Reducing the Deficit: A Nuclear Benefit

Posted on 16 October 2011 by Jerry

While unilateral reduction of nuclear weapons is certain to further negotiations with Russia, one of the side benefits of U.S. efforts to reduce budget deficits is the overture to NATO to remove tactical nuclear weapons from Europe.  This has been discussed for a number of years following the end of the cold war.  This proposed disarmament has recently been at the center of controversy surrounding President Obama’s negotiations with Russia.  The Russians have long maintained the U.S. must remove its tactical nuclear weapons from Europe before serious discussion can begin on reduction of similar weapons by Russia.  Apparently however, it has taken a serious budget deficit to give the U.S. the final incentive to move on the proposal.

It is reported that the U.S. government presently spends about $54 billion each year on nuclear weapons related programs.  President Obama has pledged to increase these amounts by $2 billion a year for bomb factories with an additional $12 billion more per year in the next 10 years to develop a new generation of nuclear-armed missiles, submarines and bombers.  Another way of portraying these expenditures is the development of a new fleet of 12 nuclear armed submarines at a cost of $110 billion, $55 billion for 100 new bombers, and a new missile to replace 450 Minutemen II ballistic missiles.  In addition the Department of Energy is planning to spend over $85 billion over the next decade to add new capabilities to nuclear warheads in the present stockpile.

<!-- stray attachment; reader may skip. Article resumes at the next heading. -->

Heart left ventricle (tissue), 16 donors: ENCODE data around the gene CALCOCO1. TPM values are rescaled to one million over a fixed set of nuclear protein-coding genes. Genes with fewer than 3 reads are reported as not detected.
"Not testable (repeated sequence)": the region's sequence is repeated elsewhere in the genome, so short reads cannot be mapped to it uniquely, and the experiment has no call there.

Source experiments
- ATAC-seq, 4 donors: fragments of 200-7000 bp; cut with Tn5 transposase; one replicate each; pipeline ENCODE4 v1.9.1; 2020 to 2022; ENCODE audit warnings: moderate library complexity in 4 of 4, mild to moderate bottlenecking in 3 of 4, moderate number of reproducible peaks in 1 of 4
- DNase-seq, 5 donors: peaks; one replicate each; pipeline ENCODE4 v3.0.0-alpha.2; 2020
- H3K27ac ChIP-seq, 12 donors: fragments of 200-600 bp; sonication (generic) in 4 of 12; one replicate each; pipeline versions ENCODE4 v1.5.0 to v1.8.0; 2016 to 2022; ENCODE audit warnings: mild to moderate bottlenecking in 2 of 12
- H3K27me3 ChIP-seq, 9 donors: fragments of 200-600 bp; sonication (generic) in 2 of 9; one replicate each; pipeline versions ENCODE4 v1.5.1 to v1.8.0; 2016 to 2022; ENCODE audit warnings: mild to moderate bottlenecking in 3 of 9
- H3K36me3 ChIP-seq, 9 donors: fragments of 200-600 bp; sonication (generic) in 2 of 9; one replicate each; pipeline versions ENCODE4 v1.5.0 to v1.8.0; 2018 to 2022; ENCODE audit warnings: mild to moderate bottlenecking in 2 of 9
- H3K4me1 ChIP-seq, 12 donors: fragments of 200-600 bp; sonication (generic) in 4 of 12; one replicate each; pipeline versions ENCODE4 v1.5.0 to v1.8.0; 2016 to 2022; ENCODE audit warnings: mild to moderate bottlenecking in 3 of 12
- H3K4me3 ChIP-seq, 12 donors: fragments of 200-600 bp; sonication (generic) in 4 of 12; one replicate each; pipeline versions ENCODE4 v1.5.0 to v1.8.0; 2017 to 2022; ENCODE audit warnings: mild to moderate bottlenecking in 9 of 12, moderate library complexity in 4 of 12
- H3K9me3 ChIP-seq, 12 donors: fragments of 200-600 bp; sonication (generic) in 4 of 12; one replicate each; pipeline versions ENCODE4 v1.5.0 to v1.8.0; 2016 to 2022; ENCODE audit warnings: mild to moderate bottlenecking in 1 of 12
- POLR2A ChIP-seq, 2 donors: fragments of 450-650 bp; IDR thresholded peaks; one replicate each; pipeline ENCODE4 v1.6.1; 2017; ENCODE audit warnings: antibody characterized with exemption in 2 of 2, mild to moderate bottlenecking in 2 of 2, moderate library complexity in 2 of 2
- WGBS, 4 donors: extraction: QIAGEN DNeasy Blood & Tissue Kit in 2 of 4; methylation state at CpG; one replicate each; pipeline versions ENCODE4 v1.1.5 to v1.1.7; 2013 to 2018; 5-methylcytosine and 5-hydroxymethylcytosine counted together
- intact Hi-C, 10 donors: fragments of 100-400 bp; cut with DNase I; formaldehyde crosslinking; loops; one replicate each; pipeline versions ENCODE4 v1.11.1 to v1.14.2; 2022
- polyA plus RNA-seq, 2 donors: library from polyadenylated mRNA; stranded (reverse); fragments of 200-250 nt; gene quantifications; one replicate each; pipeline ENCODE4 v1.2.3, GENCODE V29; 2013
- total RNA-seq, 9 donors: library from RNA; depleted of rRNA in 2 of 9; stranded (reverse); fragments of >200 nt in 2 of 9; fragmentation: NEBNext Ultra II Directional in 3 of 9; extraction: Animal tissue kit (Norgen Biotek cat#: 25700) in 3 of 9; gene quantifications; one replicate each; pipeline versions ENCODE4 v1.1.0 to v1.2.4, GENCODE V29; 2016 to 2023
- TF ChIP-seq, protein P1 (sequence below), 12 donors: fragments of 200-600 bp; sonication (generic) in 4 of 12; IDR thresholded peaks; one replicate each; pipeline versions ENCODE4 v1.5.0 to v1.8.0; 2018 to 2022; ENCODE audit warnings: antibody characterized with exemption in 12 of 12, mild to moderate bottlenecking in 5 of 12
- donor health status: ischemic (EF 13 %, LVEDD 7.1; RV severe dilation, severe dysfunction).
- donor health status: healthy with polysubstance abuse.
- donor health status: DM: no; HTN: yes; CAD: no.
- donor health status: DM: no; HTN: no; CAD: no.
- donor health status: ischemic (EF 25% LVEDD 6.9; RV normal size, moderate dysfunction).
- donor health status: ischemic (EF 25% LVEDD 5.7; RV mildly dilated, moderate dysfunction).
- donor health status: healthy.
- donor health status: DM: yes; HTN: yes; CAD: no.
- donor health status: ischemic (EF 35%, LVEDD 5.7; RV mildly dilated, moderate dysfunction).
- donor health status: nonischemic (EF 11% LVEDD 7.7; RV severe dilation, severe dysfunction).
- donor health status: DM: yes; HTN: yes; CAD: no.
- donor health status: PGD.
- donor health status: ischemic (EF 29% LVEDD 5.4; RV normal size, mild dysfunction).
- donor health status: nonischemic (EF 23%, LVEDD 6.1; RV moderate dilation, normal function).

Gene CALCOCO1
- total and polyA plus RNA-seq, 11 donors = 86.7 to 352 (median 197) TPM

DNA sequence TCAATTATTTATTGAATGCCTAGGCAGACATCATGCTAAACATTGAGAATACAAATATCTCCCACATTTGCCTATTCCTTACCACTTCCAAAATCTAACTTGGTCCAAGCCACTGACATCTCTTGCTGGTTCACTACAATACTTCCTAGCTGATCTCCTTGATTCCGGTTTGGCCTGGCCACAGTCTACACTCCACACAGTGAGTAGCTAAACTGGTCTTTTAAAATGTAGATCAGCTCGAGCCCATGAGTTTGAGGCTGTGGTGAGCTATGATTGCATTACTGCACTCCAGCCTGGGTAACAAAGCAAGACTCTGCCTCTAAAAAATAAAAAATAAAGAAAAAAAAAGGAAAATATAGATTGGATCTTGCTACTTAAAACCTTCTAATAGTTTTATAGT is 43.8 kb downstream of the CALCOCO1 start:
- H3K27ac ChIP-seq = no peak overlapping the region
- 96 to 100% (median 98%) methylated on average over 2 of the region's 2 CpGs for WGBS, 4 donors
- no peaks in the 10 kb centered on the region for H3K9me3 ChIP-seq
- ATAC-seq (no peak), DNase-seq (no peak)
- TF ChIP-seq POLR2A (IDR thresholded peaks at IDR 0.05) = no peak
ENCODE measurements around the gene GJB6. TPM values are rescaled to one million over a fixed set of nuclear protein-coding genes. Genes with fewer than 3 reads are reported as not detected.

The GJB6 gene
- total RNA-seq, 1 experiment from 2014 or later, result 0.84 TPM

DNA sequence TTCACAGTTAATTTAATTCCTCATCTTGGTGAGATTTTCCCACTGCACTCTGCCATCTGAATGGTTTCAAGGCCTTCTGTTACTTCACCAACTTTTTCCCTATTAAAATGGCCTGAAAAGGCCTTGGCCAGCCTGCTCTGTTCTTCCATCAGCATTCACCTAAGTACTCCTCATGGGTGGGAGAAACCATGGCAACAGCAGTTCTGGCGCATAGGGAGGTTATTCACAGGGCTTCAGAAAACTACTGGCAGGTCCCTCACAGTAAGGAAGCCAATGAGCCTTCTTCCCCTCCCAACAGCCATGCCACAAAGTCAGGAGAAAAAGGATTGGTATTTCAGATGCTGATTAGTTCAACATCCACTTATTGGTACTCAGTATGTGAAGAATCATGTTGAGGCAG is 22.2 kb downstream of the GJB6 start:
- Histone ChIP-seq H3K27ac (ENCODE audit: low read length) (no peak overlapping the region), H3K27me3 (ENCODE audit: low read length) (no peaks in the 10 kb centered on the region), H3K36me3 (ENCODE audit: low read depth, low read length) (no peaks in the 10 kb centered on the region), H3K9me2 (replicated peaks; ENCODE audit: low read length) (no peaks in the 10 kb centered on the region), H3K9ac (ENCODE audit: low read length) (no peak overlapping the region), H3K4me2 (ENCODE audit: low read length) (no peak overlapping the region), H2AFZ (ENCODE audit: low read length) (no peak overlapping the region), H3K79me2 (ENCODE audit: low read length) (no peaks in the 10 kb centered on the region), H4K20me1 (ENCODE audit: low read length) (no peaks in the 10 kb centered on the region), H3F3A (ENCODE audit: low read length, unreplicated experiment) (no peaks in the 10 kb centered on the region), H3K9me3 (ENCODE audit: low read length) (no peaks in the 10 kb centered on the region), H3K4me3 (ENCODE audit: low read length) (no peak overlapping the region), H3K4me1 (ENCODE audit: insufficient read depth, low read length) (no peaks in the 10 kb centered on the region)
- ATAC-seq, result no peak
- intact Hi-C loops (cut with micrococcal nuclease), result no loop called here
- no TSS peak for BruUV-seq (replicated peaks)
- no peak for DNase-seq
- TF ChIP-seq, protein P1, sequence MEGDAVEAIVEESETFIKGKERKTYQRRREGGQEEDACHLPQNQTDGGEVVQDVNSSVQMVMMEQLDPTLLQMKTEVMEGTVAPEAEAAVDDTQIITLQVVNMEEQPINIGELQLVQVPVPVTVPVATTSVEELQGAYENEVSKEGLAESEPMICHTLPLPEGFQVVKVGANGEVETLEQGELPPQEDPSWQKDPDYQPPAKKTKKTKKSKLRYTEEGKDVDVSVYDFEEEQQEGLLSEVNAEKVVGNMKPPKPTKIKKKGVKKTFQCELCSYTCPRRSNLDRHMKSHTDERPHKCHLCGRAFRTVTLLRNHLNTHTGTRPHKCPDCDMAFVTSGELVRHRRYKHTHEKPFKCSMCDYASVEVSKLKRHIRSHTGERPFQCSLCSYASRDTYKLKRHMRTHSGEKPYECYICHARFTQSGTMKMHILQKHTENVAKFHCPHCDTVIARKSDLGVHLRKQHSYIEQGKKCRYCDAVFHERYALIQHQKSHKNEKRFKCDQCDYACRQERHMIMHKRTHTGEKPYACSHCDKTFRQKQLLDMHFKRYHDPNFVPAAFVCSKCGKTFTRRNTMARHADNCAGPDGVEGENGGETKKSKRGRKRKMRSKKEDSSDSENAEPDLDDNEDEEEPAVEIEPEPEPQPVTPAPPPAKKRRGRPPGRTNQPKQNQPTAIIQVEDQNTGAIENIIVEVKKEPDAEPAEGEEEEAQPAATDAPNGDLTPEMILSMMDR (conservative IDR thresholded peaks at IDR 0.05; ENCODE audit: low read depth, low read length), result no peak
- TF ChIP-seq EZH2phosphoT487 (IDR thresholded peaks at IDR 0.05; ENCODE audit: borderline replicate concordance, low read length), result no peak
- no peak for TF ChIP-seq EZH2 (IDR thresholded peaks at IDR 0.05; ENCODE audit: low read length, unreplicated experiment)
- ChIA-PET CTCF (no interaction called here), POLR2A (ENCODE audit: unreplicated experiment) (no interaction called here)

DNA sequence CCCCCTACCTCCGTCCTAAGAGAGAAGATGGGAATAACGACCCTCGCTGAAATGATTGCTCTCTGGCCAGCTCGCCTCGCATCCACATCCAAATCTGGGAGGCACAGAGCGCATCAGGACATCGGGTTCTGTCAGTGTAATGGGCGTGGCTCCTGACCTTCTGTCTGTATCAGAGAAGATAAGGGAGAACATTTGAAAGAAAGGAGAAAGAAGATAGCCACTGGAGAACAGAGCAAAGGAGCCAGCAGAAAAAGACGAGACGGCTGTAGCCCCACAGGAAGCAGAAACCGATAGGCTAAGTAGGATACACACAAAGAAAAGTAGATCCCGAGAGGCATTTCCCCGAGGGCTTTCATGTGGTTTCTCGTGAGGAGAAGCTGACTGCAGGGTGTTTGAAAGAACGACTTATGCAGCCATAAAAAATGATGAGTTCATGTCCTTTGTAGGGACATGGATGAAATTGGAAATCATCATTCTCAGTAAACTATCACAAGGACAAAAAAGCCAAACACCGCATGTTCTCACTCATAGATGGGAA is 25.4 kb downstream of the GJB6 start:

Recent discussions between former U.S. Secretary of State Madeleine Albright and Igor Ivanov, the former Russian Foreign Minister, have raised suggestions that both sides should consider cutting the size of their respective arsenals to 1,000 warheads or less from the level of 1,550 recently specified in the signed New START disarmament treaty.  In 2006 Steve Kosiak, now at the Office of Management and Budget, estimated a reduction of this magnitude would cut the arsenals by one third and save two-thirds of the annual cost.

It is not clear whether these massive expenditures are justified.  They may be designed to give us an enhanced negotiating position with the Russians or we may actually be planning to spend the dollars as allocated.  I am certain both positions are held as valid by people on both sides of the issue.  Whatever the case, the need to reduce the budget deficit, the pressures on the international economies or the simple fact that arsenals of this scale are no longer necessary should provide sufficient incentive for policy makers to seize the opportunity to initiate a much more aggressive reduction of nuclear weapons.

July 29, 2011, San Francisco, Protect Life – Nuclear Weapons

Background: In Beyond Animal, Ego and Time, Chapter 12, Protect Life – Nuclear Weapons there is a recommendation that nuclear weapons have outlived their usefulness and need to be managed by a neutral international third party which ultimately would be given the mandate to supervise and attest to their destruction.

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